In a statement soon after the attack, Allawi said Iraqi forces provided the intelligence for the location of the al-Zarqawi safehouse so the strike could "terminate those terrorists, whose booby-trapped cars and explosive belts have harvested the souls of innocent Iraqis without discrimination, destroying Iraqi schools, hospitals and police stations."
Allawi appealed to all Iraqis to report the activities of insurgents.
"The sovereign Iraqi people and our international partners are adamant that we will put an end to terrorism and chase those corrupt terrorists and will uproot them one by one," he said in the statement.
Earlier in the day, Iraqi officials canceled a news conference Monday where they had been expected to announce a limited amnesty for insurgents and martial law in parts of the country.
The news conference with Justice Minister Malik Dohan al-Hassan and Human Rights Minister Bakhtiyar Amin was postponed indefinitely just as it was scheduled to begin. The government had canceled a previous news conference on the same topic, suggesting disagreement within the government over the measures.
Allawi also said Monday he wouldn't interfere with an Iraqi tribunal's right to decide whether Saddam and his top lieutenants should be executed on war crimes charges.
In an interview with the Arab language television station Al-Arabiya, Allawi said he was willing to abide by whatever the court decided in the trial, which is not expected to begin for months. Iraq assumed legal custody of Saddam from the United States last week and re-instituted the death penalty, which had been suspended by U.S. occupation authorities.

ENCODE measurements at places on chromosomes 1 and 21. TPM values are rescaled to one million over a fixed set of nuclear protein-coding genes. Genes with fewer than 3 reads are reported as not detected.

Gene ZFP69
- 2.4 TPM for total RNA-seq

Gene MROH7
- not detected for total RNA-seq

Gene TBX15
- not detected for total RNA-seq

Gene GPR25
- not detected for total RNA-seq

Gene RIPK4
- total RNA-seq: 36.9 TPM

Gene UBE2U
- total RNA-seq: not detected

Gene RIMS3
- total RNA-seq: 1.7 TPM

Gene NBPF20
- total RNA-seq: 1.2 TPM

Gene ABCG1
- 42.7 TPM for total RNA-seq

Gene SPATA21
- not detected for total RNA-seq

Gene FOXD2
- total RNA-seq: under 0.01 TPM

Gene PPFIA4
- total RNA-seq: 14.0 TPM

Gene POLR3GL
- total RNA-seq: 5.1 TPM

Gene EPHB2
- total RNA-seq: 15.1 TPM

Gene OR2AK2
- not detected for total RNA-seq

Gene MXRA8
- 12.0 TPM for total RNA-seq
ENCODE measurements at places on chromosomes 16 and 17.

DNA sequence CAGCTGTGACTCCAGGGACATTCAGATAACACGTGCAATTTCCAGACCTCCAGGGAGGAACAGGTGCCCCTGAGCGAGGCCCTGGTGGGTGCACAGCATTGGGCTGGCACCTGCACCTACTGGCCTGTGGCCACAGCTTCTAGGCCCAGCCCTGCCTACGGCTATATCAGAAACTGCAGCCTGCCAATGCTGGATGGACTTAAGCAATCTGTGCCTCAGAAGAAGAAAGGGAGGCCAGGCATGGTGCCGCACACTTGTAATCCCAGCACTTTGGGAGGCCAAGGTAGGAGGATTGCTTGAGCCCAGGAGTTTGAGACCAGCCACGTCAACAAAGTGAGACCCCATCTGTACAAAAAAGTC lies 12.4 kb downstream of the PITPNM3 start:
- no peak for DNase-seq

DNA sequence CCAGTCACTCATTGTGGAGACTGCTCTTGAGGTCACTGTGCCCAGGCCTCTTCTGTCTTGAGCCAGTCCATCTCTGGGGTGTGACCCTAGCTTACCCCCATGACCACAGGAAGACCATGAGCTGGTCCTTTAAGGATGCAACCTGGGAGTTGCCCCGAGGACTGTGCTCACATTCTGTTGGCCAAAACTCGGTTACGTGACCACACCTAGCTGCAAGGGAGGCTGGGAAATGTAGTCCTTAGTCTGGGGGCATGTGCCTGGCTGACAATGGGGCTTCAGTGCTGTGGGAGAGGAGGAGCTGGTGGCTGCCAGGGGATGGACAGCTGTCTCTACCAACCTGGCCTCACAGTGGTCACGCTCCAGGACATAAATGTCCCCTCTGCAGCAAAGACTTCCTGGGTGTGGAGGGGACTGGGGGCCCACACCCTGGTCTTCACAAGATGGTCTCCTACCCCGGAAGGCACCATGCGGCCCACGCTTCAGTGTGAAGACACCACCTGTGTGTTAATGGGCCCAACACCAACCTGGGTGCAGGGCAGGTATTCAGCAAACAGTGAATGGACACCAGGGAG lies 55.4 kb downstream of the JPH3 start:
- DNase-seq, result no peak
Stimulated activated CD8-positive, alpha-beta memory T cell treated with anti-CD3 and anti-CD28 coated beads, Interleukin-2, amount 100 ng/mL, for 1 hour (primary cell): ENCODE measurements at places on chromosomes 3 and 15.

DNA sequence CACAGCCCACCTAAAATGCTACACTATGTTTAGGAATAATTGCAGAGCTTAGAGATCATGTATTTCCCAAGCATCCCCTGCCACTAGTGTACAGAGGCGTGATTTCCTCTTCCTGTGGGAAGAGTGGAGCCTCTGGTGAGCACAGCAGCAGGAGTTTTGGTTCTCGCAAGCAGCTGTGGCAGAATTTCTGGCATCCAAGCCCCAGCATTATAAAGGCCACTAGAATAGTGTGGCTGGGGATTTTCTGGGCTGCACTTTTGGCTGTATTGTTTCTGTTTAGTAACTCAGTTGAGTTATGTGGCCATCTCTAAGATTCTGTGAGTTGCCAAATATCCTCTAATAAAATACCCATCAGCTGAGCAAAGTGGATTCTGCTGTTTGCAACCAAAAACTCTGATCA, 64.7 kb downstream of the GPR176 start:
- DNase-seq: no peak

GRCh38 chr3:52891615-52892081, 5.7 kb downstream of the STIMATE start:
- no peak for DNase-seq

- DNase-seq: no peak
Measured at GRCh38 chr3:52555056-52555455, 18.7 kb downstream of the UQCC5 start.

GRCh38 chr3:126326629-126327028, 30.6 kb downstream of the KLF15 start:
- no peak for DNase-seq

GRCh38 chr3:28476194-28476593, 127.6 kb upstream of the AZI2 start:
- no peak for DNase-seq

"As for the execution, that is for the court to decide -- so long as a decision is reached impartially and fairly," he said.
The broadly outlined charges against Saddam include the slaughter of Shiites during a 1991 uprising and a chemical weapons attack against Kurds in the northern city of Halabja.
Thousands of Kurds demonstrated Monday in Halabja, demanding that Saddam and one of his key lieutenants -- Ali Hassan al-Majid (search), also known as "Chemical Ali" -- be put to death for the attack that killed 5,000 people on March 16, 1988.
"Every family in this city lost no less than five of its dear sons," said one demonstrator, Sabiha Ali, 50.
In southern Iraq, insurgents fired rockets at a government building early Monday, but instead struck nearby homes, killing one person and wounding eight others, police said. The attack targeted the province's main offices near the center of the Basra.
Interior Ministry officials also announced Monday the capture of two Iranians suspected of trying to detonate a car bomb. Iraqi officials have blamed foreign fighters and religious extremists for a wave of vehicle bombings in recent months.
Also Monday, authorities in the town of Sulaiminyah in the Kurdish north of Iraq fired at a car rigged with explosives outside a hotel that housed diplomats, killing the driver, Kurdish official Dana Abdul Majid said.
Although Iraq regained sovereignty last Monday, about 160,000 foreign troops, most of them Americans, remain here under a U.N. resolution to help the new government restore security.